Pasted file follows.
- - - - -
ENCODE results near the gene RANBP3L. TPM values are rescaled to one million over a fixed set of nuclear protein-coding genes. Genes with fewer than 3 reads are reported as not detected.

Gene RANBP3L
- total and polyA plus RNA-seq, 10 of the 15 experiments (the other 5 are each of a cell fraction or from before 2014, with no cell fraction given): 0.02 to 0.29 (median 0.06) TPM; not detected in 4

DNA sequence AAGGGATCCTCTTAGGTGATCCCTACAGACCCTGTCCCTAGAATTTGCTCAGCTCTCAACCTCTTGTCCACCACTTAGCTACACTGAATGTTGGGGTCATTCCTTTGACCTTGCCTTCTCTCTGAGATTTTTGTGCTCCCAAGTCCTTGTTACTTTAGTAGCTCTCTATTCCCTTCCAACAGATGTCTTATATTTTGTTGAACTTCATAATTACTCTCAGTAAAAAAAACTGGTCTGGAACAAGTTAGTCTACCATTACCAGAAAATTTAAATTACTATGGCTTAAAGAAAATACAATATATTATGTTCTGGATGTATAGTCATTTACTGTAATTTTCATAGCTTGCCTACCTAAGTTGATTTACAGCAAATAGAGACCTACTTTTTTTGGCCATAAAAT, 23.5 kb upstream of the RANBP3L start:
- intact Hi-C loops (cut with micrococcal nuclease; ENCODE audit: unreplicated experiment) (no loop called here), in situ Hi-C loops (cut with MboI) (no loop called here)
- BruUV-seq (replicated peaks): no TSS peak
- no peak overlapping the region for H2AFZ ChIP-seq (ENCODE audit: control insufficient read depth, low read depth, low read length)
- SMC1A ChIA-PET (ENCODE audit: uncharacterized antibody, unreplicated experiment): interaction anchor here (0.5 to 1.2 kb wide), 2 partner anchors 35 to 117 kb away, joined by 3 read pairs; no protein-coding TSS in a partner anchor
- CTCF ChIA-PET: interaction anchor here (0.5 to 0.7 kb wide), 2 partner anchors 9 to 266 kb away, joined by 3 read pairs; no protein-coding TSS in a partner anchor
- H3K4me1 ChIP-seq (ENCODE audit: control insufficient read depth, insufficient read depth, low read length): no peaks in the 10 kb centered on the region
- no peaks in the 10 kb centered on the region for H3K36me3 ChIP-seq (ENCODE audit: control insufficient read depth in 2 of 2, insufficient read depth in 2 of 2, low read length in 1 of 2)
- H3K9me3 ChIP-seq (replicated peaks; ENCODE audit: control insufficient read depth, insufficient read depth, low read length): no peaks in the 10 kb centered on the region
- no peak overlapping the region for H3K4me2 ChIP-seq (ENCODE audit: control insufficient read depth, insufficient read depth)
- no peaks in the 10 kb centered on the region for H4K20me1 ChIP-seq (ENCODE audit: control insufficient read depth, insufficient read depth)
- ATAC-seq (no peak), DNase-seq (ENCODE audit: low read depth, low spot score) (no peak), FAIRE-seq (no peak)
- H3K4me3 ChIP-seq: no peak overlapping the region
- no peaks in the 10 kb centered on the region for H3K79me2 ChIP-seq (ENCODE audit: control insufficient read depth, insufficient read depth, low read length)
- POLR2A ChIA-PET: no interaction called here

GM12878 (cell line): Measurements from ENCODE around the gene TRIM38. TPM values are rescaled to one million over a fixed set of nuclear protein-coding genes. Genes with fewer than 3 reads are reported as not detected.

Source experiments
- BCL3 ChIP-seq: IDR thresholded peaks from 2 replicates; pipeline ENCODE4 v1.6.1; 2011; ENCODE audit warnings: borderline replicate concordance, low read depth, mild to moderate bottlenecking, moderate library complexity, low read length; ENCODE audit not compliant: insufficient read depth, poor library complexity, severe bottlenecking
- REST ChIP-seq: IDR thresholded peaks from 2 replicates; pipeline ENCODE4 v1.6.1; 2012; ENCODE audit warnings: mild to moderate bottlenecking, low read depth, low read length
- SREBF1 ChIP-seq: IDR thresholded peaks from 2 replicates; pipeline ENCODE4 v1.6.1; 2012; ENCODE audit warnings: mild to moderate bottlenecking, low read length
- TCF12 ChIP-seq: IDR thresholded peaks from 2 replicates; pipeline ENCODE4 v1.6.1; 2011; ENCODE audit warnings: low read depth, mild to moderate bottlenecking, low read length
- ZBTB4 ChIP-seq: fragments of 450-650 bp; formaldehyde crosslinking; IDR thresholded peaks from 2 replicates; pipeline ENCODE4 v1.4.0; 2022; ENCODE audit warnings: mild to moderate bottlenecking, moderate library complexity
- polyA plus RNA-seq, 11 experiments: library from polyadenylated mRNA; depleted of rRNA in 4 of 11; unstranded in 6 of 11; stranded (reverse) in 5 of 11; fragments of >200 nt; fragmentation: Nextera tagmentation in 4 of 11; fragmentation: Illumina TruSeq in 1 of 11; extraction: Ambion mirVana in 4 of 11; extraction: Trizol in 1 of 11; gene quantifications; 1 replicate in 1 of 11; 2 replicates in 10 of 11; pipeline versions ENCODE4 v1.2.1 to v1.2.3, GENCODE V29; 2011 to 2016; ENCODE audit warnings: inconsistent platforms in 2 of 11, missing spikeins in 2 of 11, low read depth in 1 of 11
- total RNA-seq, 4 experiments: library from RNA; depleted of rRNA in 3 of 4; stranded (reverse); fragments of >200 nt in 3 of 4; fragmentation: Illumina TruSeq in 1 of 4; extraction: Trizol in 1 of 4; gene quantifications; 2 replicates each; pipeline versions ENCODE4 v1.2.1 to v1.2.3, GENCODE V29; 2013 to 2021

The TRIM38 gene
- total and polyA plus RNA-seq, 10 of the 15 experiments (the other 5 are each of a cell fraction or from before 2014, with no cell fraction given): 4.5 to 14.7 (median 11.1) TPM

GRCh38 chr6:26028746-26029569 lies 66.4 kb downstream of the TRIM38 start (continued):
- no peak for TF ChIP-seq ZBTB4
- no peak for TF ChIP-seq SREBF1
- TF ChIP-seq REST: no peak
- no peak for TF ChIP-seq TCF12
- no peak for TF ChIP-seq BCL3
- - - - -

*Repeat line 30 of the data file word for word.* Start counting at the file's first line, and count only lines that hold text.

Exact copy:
GRCh38 chr6:26028746-26029569 lies 66.4 kb downstream of the TRIM38 start (continued):